Here’s the new video now up on my YouTube channel, including the stunning scenery of the gorse on the Suffolk heathlands 🙂
A full moon and the spring equinox not two days apart; the energies leave me reeling, literally. My head has been pounding for two days straight, and I just can’t wait for the tides to turn and for the energy to subside, to slide into the more gentle flow rather than being a gushing torrent of turbulence. The light is too bright, sounds are too loud and everything is just too much. But I know it will change. Things always change.
It’s Friday night and I climb into the car and drive down to the beach. Over the farmer’s fields I can see the moon rising, huge and pink in a clear sky. My head has cleared, for the time being – the painkillers have set in. I am excited as I drive down the winding road, alert for owls and hares.
When I get to the car park there are only two other cars there, one leaving. I grab my bag and my drum and make my way across the shingle beach. I haven’t checked the tides, so I don’t know what awaits me or where the shoreline will be tonight. In the last of the evening light I can make out a figure walking in the distance to my right, and a fishing tent with a man moving about it to my left. As the stones of the shingle roll and crunch under my feet, I am glad for the noise, because it means no one can sneak up on me. These are things a woman alone at night usually considers.
As I reach the ridge of the high tide line, I see below me a beach that is not usually there. The tide is right out, and a long peninsula of shingle stretches out into the sea. I have walked on this shingle spit many times, out into the ocean but never have I seen it stretch so far out. My heart beats faster, as I know this will be a very special night.
I slide down the shingle bank, smooth stones rolling about my boots. The fisherman looks on, probably a little puzzled, but I can’t see his face in the growing dark. I reach a sandy beach, which in this area is a rarity. It’s only a small section, and I walk cautiously across it, because what looks like sand in this part of the world can also be mud, which acts like quicksand and to which many a day-tripper has lost their rubber boots as they scamper unwarily across the surface.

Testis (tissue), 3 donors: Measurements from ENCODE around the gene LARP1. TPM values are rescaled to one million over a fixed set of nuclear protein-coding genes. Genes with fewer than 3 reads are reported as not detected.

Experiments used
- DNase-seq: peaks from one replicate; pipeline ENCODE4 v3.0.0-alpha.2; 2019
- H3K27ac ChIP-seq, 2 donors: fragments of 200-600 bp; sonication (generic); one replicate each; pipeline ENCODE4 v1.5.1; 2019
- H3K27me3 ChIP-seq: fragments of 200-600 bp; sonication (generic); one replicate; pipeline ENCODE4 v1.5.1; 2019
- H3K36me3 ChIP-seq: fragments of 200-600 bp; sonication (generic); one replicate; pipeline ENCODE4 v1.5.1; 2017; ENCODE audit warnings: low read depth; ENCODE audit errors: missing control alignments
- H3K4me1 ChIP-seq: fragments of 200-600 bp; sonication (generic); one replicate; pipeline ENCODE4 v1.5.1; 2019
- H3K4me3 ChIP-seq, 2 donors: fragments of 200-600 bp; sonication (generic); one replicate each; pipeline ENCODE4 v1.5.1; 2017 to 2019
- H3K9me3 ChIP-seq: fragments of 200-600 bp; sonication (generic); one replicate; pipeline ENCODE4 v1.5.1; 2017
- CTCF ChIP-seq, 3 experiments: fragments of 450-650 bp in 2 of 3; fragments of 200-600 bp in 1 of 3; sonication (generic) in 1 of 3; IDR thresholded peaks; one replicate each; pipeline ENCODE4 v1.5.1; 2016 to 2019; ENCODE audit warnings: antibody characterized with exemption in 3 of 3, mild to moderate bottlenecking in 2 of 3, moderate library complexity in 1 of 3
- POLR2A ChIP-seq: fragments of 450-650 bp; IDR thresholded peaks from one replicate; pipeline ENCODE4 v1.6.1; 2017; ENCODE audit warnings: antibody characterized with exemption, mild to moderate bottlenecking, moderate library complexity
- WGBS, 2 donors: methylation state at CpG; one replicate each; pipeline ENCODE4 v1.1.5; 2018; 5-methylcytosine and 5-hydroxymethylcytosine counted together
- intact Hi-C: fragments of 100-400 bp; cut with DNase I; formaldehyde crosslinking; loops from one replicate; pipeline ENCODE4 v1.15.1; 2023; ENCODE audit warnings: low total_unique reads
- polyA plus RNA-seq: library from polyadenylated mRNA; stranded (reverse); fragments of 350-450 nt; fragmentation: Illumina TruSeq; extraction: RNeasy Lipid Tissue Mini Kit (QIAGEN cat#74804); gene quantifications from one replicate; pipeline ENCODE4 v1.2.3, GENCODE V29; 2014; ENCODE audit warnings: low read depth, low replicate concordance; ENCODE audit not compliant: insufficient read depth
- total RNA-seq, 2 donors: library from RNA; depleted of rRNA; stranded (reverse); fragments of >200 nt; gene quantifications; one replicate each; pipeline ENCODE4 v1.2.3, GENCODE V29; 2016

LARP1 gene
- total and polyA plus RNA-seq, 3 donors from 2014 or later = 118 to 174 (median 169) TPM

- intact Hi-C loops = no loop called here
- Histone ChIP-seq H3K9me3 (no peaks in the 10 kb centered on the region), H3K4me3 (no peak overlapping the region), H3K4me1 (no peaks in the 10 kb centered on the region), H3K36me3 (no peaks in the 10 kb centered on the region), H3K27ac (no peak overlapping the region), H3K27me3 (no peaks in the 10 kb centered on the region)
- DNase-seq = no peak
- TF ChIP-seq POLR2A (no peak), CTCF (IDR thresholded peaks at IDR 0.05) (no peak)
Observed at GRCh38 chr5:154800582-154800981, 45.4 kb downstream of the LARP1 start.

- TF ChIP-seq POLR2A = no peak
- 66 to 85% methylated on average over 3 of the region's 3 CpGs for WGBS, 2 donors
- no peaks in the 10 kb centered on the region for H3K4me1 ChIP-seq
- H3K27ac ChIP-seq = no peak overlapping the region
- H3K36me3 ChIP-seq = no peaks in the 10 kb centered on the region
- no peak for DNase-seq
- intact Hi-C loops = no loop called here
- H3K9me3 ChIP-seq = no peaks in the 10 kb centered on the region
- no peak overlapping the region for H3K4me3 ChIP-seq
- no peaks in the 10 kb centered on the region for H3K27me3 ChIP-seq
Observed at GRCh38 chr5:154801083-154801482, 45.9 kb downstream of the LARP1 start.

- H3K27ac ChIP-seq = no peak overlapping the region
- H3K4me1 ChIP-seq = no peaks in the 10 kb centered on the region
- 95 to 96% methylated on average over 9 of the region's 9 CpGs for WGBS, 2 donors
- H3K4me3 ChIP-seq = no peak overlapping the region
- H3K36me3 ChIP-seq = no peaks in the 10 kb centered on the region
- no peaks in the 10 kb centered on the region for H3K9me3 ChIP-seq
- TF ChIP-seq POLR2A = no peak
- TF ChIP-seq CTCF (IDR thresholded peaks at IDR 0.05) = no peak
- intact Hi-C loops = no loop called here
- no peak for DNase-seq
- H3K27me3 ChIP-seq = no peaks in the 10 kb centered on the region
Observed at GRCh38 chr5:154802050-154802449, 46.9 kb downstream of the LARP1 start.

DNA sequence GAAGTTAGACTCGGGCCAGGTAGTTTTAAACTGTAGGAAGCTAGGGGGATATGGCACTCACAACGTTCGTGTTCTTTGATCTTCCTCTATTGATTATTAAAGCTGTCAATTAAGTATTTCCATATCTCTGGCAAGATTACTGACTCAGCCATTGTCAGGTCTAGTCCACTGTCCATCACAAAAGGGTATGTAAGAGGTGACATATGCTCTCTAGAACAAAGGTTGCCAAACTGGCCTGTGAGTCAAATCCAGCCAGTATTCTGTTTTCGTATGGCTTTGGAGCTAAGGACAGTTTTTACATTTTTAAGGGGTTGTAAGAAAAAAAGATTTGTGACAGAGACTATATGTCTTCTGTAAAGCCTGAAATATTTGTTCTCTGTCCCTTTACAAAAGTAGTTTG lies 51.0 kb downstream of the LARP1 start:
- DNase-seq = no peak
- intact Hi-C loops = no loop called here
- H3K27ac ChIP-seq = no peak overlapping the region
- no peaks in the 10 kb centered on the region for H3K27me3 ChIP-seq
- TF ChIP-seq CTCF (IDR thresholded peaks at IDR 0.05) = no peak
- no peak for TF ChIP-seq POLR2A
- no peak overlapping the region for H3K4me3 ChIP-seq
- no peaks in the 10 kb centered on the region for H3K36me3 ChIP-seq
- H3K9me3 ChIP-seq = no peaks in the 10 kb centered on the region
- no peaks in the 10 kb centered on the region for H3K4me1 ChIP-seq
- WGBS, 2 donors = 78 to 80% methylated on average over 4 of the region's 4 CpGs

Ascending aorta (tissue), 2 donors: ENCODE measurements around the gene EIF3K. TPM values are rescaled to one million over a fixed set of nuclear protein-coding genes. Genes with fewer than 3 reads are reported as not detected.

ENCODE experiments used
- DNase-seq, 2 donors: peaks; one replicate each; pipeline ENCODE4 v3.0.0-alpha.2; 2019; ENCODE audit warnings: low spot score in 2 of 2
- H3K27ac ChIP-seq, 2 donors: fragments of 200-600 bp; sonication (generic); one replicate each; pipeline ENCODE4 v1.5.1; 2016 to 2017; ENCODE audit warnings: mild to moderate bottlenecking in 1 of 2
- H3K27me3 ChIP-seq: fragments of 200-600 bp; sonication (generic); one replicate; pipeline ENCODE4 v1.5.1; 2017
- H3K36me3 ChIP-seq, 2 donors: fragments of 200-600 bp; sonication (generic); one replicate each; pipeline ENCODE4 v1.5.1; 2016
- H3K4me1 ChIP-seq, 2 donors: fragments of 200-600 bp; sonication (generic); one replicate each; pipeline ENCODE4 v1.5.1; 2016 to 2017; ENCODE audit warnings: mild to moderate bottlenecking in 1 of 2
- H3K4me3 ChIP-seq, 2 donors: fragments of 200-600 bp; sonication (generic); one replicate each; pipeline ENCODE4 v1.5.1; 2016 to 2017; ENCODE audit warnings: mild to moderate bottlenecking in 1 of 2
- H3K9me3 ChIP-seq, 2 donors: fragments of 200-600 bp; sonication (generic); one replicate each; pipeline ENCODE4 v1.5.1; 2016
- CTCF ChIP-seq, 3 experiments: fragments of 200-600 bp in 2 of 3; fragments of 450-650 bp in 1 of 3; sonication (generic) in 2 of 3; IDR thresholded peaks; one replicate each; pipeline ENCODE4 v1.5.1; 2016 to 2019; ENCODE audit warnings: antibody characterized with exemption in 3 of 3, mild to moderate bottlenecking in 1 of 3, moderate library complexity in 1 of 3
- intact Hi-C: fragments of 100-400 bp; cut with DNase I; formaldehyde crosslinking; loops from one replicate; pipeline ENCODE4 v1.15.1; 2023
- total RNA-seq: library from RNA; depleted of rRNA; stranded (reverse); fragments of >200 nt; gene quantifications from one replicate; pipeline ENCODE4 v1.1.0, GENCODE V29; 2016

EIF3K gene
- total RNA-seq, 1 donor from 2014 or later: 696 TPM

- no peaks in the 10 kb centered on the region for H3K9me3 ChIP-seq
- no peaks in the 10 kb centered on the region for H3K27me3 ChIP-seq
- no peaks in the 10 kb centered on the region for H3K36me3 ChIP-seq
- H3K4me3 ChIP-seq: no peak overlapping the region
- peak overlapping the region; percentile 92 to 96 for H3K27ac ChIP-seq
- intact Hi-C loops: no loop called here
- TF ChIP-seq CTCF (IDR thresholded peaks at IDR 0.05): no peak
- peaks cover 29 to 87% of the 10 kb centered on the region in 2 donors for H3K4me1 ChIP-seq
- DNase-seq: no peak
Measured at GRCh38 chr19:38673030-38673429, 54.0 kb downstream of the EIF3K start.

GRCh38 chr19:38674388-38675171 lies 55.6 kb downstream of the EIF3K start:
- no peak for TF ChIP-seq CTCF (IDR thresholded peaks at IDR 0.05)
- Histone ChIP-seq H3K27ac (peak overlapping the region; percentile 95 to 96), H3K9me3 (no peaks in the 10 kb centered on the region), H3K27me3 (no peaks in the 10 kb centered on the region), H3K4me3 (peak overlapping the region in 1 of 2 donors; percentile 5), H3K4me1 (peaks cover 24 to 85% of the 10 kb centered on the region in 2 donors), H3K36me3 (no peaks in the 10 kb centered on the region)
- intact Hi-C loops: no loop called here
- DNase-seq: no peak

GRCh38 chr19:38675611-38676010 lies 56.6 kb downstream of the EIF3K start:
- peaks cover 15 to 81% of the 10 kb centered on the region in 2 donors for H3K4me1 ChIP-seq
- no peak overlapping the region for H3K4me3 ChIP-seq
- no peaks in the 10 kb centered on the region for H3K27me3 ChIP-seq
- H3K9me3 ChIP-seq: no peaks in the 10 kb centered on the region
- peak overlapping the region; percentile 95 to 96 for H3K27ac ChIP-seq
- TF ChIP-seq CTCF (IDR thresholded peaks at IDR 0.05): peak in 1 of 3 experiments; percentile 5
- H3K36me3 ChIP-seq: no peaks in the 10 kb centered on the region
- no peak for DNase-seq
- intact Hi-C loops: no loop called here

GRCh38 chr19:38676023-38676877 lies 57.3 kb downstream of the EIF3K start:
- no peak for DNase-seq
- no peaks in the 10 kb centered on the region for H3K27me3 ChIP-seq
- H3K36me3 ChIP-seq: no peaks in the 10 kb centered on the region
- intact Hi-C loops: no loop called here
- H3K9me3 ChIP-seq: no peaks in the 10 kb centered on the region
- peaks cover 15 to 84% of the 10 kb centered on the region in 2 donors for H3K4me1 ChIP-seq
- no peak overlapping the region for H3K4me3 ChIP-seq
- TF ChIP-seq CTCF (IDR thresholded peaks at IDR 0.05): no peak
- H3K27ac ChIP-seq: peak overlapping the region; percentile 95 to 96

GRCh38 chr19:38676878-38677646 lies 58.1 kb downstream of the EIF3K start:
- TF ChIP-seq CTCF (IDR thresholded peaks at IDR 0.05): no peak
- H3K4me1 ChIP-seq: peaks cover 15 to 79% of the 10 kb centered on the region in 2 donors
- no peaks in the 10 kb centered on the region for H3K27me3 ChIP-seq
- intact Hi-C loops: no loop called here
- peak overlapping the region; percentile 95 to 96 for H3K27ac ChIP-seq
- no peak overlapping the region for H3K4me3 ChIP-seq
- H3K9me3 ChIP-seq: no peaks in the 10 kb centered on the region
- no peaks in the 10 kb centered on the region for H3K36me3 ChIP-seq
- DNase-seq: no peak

I cross the sand and reach the shingle spit. Walking down it, I raise my eyes to the moon now, and am stopped in my tracks. From where I stand, the spit of shingle stretches out into the sea, marking a pathway straight to the moon. It is incredible, and I am utterly enchanted. I want to walk that road, straight off the shingle spit and out into the waves until I reach the moon.
My senses come back to me, and I make my way down the long peninsula of rolling rocks, the waves lapping at either side of me. It’s exciting, being here, where only one set of footprints shows from a previous adventurer on this night. I walk out a little further, almost to the tip of the shingle spit, but not quite. I’ve never walked out this far before, and I don’t know what the tide will be doing. I have a feeling it’s just turning now, and I don’t want to be caught out. So, 50 yards from the end, I stand.
I am betwixt and between. I am in a place that is not a place, in a time that is not a time. I am utterly between the worlds. I am not on land and I am not at sea. I am surrounded by water with boots firmly on smooth pebbles that roll in and out with the waves. The dark night sky above me is shot through with stars, and the full moon of the spring equinox is rising before me. What a time to be alive.
I take out my drum and start to work with the rhythm of the North Sea. I feel her flowing around me, singing her songs of ebb and flow, of her story of how she came into being. Standing as far out as I am, I understand how the land bridge used to work that carried our ancient Stone Age ancestors across from Europe to this land, before it was cut off by the water. It is still a shallow sea, muddy and roiling and constantly changing, hiding its mysteries beneath the waves.
I drum and sway with the tide. I can see that yes indeed, it is turning. It is now coming in, and I will have to keep my wits about me even as I tumble into ecstasy. My witch blood pounds in my veins, my wild heart soars with the stars above. I call out the goddesses in my life, singing their names, chanting and letting whatever comes to express itself on this night. The wind takes my words and songs away, a gift offered freely to this awesome night. I feel so alive, so utterly free and yet spellbound by the moment. I am the stars in the sky, the moon before me, the waves around me. I am utterly connected, yet without any visible strands that keep me pinned down to just one awareness. This is so exhilarating, so wild, so free. This is pure magic.